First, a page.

• Khushboo

    “but of course that would mean they would have to against what they view as “God’s will”, because these people think God will take care of them while they send them off to either beg or be brainwashed by mullahs to blow themselves up”

    WTH! When is the last time a Pakistani blew himself up?? Many Pakistanis use contraceptives and don’t believe “God’s Will” to have 10 kids. Stop with your lies and exaggerations! I seriously doubt that you’re a Pakistani since you never did reply to me in urdu, not even once. Enough of the tough-love act! You really think Pakistanis, even innocent ones, deserve to be bombed?? Shame on you!!

    Talisman, I can’t agree with you more. Dan is no different than the Islamophobes with his passionate hate of Pakistanis because that’s all he talks about and never tells us what he thinks can fix the problems they have.

  • Talisman


    Do you know there is a direct correlation everywhere in the world between high levels of education/prosperity and low birth rates? Third world countries, Muslims or not, have a lot of kids. Again, blaming Islam exclusively for a wider problem.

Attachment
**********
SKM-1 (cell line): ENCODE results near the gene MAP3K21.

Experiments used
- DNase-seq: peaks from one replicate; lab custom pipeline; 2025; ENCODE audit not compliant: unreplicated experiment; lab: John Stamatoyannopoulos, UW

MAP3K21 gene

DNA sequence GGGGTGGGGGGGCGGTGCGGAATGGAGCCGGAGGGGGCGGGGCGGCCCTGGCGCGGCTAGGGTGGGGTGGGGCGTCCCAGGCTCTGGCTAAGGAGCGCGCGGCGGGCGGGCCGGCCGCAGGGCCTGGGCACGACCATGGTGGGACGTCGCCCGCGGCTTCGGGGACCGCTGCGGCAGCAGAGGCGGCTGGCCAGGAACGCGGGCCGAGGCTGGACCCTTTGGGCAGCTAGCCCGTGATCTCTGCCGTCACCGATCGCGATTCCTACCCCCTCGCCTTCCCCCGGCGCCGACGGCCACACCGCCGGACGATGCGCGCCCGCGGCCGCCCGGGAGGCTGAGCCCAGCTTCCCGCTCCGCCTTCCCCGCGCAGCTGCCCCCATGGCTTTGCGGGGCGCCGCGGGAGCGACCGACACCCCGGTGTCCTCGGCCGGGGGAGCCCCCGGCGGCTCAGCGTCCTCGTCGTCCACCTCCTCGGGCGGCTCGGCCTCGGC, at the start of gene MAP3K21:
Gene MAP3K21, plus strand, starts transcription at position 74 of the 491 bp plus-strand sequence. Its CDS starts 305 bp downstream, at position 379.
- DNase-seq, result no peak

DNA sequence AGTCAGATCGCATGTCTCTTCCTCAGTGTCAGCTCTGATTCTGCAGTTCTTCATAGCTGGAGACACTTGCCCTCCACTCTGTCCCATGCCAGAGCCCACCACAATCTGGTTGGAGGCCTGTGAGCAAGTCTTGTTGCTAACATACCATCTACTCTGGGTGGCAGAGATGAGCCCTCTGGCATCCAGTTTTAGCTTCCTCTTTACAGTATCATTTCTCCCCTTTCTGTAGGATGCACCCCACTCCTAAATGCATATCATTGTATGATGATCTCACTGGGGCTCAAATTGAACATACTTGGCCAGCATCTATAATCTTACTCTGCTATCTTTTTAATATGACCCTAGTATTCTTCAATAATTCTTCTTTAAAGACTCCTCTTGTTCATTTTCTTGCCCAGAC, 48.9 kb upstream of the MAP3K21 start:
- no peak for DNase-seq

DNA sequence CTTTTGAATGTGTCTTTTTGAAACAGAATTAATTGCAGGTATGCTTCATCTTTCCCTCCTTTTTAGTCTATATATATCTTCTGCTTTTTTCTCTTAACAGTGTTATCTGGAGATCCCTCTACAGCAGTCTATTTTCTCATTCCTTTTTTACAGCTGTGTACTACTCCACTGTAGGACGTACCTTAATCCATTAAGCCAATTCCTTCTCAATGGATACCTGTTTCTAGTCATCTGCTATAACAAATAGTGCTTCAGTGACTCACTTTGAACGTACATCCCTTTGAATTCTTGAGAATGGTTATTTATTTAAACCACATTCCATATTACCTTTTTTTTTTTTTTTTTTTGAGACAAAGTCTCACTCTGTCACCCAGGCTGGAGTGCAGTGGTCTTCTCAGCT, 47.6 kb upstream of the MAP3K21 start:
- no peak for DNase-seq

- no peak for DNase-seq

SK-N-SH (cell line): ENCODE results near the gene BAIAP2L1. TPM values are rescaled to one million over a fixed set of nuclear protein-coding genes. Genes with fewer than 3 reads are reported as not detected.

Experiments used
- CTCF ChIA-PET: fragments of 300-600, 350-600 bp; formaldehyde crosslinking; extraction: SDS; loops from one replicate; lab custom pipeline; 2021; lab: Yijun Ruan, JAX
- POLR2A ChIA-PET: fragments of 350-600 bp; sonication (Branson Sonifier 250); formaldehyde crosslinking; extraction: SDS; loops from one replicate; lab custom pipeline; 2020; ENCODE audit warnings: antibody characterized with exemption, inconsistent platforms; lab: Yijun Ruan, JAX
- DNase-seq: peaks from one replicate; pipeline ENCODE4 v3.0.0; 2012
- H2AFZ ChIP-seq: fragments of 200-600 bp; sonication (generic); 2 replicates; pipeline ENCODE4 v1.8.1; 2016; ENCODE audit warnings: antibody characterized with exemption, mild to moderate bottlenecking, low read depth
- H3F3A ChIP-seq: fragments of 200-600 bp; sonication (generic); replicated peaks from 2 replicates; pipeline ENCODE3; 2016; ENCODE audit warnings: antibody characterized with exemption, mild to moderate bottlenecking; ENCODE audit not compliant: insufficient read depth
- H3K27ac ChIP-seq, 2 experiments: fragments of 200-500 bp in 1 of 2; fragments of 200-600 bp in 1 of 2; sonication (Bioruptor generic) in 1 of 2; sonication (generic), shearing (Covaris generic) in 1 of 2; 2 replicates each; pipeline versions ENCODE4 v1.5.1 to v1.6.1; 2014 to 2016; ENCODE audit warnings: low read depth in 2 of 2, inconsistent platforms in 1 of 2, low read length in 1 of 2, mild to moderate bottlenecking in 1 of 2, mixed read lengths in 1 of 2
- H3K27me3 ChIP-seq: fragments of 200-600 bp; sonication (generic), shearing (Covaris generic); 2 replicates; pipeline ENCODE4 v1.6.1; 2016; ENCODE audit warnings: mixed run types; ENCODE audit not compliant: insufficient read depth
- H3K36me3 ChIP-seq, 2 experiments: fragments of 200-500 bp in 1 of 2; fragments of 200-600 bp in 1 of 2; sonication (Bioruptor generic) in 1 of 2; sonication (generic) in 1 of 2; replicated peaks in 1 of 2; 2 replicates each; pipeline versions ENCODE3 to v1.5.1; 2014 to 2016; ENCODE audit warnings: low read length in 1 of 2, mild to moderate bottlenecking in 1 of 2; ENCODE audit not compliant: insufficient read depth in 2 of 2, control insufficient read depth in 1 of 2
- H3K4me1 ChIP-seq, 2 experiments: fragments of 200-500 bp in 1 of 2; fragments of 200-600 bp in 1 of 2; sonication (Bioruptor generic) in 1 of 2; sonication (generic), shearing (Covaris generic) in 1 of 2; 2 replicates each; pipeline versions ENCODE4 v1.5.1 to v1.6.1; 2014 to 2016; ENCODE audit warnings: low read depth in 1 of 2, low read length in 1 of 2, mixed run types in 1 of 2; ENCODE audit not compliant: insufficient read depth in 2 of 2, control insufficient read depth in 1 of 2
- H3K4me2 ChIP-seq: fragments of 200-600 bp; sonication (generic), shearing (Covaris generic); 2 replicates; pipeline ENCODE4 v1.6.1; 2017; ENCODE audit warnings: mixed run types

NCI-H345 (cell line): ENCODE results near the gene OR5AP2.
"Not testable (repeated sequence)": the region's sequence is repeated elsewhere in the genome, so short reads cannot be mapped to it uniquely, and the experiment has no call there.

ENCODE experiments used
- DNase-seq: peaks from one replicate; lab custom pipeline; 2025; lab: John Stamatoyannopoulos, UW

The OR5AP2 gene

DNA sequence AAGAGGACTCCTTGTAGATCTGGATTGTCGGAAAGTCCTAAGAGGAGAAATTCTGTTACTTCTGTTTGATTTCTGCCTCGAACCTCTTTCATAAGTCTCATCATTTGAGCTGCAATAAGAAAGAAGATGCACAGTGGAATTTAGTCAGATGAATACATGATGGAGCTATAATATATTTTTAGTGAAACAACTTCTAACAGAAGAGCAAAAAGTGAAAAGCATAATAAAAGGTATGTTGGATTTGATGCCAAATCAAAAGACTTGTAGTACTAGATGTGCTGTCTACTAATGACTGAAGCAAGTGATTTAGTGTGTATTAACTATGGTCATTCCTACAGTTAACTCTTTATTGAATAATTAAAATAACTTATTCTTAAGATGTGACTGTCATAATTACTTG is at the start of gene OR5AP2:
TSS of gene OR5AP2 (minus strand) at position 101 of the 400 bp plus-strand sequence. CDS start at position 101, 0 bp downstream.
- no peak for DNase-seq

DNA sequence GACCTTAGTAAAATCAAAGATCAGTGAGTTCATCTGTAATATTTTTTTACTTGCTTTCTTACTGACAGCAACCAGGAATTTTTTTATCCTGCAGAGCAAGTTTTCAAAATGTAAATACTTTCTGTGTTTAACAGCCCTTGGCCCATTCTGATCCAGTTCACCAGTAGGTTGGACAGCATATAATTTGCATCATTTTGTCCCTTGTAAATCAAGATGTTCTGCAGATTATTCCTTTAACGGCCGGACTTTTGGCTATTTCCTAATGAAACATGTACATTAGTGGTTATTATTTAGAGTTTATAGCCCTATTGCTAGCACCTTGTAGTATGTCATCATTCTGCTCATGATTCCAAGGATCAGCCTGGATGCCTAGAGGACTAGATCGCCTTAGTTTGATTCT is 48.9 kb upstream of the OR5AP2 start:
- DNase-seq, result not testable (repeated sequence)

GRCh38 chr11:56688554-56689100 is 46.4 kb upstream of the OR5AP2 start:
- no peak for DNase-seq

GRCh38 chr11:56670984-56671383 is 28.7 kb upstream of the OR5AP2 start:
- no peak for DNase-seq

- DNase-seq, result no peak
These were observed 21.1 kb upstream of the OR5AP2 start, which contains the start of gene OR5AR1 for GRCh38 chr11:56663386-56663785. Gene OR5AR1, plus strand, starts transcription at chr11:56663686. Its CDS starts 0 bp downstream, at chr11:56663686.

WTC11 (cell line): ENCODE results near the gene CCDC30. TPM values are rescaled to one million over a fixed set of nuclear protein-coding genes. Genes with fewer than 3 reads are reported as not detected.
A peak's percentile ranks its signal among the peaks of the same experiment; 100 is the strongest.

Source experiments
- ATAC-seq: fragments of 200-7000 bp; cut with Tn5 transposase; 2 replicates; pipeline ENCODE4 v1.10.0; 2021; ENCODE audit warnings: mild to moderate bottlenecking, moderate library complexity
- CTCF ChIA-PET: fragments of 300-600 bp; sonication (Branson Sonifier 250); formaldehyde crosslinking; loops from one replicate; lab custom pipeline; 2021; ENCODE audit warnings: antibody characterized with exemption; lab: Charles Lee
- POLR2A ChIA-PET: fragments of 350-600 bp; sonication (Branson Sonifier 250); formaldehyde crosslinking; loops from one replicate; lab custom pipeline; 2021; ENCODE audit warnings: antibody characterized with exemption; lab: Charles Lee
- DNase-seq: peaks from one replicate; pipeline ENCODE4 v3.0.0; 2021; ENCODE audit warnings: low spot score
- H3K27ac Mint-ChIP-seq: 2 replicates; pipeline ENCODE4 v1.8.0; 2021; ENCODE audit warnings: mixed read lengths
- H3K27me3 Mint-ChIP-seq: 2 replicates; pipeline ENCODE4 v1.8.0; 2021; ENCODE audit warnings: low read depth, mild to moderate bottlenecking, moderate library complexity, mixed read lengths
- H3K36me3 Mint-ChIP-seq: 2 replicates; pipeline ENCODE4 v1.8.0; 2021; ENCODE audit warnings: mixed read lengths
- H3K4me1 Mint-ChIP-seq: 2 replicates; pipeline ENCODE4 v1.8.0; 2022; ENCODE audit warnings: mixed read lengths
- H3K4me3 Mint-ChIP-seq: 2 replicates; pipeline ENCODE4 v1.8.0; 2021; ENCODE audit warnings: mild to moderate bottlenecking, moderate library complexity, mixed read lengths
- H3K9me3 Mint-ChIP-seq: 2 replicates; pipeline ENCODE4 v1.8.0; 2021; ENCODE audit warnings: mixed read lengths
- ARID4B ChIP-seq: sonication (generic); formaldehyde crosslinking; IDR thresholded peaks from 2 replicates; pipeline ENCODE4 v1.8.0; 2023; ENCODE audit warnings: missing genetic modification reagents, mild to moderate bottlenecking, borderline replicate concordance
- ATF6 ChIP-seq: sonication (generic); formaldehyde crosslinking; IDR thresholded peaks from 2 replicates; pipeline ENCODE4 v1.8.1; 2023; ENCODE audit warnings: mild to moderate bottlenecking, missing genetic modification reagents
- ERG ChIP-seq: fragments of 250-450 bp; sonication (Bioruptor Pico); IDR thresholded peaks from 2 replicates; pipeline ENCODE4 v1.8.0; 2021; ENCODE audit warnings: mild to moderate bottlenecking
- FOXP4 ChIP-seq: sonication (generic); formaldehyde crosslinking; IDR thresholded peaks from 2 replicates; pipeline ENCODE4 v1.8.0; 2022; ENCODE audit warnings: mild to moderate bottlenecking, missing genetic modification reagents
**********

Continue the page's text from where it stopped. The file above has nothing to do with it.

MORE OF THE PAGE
What is your solution? That’s what you don’t ever say. We get that you hate Pakistanis with a passion. You despise them and wish they’d stop reproducing and you think everything is their fault.

    So what then? Should we slaughter them all down to the last? Or maybe British Prime Minister Cameron is on the right track, giving them a billion pounds for education…saying that is the key to stability.

    You spew hate, but you don’t say what can fix the problem. My guess is you are some fundie Christian who went to Pakistan to evangelize. I don’t know that for sure, but I know others who have and you sound a lot like them.

    Also, why do you come to Loonwatch? Isn’t Atlas Shrugs, or at least Fox News, your natural habitat? You’ll find a lot of kindred souls there, where you can commune and hate…and still solve nothing.

  • Talisman


    I know a lot of Pakistanis and there is no antisemitism among fact they are critical of it. In any case, what IS your point?

    If a lot of Pakistanis don’t like Jews, it’s okay to unleash drones on them?

    Whatever the Pakistanis think, America is not innocent. Americans are blind to their own colossal theft and violence across the globe…and I’m American. Martin Luther King, Jr. called the US the “greatest purveyor of violence on earth.”

    You are typical in your finger pointing at others while making endless excuses for the West. You have yet to acknowledge a single America crime.

  • Danios


    Although I am highly critical of Pakistan in general (and there would much overlap between your and my views on these issues), I don’t think Pakistanis deserve or “had it coming” with regard to drone attacks by the United States. For all their intolerance, Pakistan never attacked us.